In one of the rallies, Bolsonaro simulated machine gun shots when he said he was going to shoot Work Party supporters. The machine gun gesture became a symbol of his campaign. In another rally, he reaffirmed: “This group, if they want to stay here, will have to put itself under the law of all of us. Leave or go to jail. These red marginals will be banished from our homeland”; “You, petralhada [a derogatory term for Workers’ Party supporters] will see a civilian and military police with a judicial rearguard to enforce the law on your backs.”
The aggressiveness of Bolsonaro’s speech extends especially against women, gays and blacks, and seems to stimulate the actions of his followers. It is significant that David Duke, a former Ku Klux Klan leader, endorsed Bolsonaro. Swastikas and words of hate were inscribed in public places, mainly in universities that participate in affirmative actions. Journalists were verbally threatened and physically assaulted. A well-known capoeira master was assassinated by a Bolsonaro supporter. Shots were fired against a rally supporting the opposing candidate, killing a young man. Two gay men were also murdered; according to witnesses, the killers shouted “Now it’s Bolsonaro!”. Dozens of people were beaten. Many were threatened.
Several universities have risen up against the growing hatred. Some have written documents in defense of democracy. Others preferred to promote activities to discuss authoritarianism and fascism. Many students have mobilized and some of them erected a banner with the words “anti-fascist”. However, the Brazilian justice system prohibited these demonstrations and threatened with arrest those who did not obey. The argument is that anti-fascist demonstrations were references to the Bolsonaro candidate and that it is forbidden to campaign politically within public institutions. Although Supreme Court repealed this orders, the same judicial system sanctioned a criminal investigation into Roger Waters (formerly of Pink Floyd). A judge even forbade Waters, who was touring Brazil, to speak out against fascism in his shows. On the same night that the results of the election were announced, a school and a health post located in an indigenous village were set on fire. Many environmental protectors and indigenous rights activists had already been threatened by farmers who, with the support of Bolsonaro, intend to expand their plantations in areas that are now environmental and indigenous reserves. In the same week, Bolsonaro invited the judge who sentenced Lula to prison, Sergio Moro, to serve as something of a super-minister in his administration, putting him in charge of issues related to justice and public safety.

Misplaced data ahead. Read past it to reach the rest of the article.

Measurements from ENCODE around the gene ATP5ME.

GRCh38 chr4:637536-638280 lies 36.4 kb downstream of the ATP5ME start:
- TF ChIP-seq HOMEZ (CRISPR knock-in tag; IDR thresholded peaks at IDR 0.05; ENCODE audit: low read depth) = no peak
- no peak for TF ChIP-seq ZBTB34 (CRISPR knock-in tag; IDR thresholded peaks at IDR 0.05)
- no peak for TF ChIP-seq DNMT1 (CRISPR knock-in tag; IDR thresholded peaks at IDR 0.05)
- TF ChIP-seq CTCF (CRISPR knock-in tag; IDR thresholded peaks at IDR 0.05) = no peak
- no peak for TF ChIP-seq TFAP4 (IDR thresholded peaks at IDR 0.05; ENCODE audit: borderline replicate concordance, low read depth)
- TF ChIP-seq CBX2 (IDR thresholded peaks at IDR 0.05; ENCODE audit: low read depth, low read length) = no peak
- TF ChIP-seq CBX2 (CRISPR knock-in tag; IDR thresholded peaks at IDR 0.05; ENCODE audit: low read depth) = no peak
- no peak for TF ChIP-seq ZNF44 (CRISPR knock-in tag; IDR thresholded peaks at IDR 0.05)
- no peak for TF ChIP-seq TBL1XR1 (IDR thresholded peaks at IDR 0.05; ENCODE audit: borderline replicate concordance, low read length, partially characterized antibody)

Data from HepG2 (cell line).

In fact, both Brazilian justice and conservative voters seem already to be in tune with one of Bolsonaro’s promises: not to allow any form of activism.